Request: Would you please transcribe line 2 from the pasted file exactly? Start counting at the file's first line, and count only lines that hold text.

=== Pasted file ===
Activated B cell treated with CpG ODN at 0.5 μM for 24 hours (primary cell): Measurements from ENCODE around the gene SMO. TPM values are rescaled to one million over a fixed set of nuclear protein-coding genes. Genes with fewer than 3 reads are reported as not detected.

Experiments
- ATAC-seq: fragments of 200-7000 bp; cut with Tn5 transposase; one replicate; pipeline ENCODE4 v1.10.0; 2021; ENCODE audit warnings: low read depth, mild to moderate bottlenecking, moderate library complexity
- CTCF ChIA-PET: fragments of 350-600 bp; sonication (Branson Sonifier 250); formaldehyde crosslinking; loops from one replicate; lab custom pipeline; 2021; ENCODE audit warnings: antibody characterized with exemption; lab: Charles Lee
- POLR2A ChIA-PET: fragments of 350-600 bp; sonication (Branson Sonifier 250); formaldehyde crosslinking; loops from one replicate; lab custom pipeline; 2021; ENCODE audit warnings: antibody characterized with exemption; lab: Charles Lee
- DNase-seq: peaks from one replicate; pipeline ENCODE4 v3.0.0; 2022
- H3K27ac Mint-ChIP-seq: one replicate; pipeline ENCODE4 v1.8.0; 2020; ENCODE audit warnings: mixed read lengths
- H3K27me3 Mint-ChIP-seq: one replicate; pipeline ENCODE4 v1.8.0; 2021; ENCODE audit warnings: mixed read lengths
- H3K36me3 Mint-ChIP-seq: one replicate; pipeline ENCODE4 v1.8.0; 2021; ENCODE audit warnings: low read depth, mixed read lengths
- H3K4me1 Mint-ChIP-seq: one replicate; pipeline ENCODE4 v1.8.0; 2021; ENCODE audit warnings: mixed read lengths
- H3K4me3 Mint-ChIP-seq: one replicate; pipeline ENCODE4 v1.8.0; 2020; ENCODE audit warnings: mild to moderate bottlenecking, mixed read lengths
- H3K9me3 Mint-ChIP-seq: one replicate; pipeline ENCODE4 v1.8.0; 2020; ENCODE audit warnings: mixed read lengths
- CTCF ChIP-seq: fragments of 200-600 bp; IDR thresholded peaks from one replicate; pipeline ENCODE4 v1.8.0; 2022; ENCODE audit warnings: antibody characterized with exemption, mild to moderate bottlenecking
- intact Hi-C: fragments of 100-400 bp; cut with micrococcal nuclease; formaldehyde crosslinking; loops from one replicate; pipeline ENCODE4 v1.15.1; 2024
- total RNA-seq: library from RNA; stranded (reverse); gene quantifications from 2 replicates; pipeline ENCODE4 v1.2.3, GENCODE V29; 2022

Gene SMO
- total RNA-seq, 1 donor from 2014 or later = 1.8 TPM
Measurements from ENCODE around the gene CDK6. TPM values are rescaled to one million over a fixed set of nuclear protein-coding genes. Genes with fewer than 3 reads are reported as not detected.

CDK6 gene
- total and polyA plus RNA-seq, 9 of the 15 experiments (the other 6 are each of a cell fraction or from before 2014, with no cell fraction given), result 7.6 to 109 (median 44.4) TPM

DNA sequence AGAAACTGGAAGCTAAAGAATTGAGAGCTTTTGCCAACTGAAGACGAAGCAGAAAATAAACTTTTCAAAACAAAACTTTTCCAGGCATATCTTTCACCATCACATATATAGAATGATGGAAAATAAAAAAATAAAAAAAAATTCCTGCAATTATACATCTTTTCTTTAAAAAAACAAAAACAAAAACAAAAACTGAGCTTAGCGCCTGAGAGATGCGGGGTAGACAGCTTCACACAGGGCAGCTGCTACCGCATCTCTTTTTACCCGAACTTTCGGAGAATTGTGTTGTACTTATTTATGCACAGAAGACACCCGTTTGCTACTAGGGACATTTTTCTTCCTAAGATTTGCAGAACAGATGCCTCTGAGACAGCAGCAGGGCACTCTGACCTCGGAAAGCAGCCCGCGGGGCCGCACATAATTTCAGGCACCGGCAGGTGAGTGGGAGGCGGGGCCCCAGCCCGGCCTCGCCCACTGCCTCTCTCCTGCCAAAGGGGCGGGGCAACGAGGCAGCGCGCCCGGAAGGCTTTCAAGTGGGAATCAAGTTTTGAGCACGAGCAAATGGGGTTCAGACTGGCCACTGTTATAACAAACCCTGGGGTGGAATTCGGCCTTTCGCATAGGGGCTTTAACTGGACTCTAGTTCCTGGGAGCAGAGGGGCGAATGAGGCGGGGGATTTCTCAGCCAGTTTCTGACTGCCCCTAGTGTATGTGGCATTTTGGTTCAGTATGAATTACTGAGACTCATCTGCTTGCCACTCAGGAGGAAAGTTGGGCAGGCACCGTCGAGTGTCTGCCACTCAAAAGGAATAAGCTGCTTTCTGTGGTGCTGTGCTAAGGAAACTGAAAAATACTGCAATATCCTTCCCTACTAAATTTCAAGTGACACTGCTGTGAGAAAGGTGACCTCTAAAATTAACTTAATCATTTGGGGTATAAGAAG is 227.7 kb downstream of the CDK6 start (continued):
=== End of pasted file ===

Experiments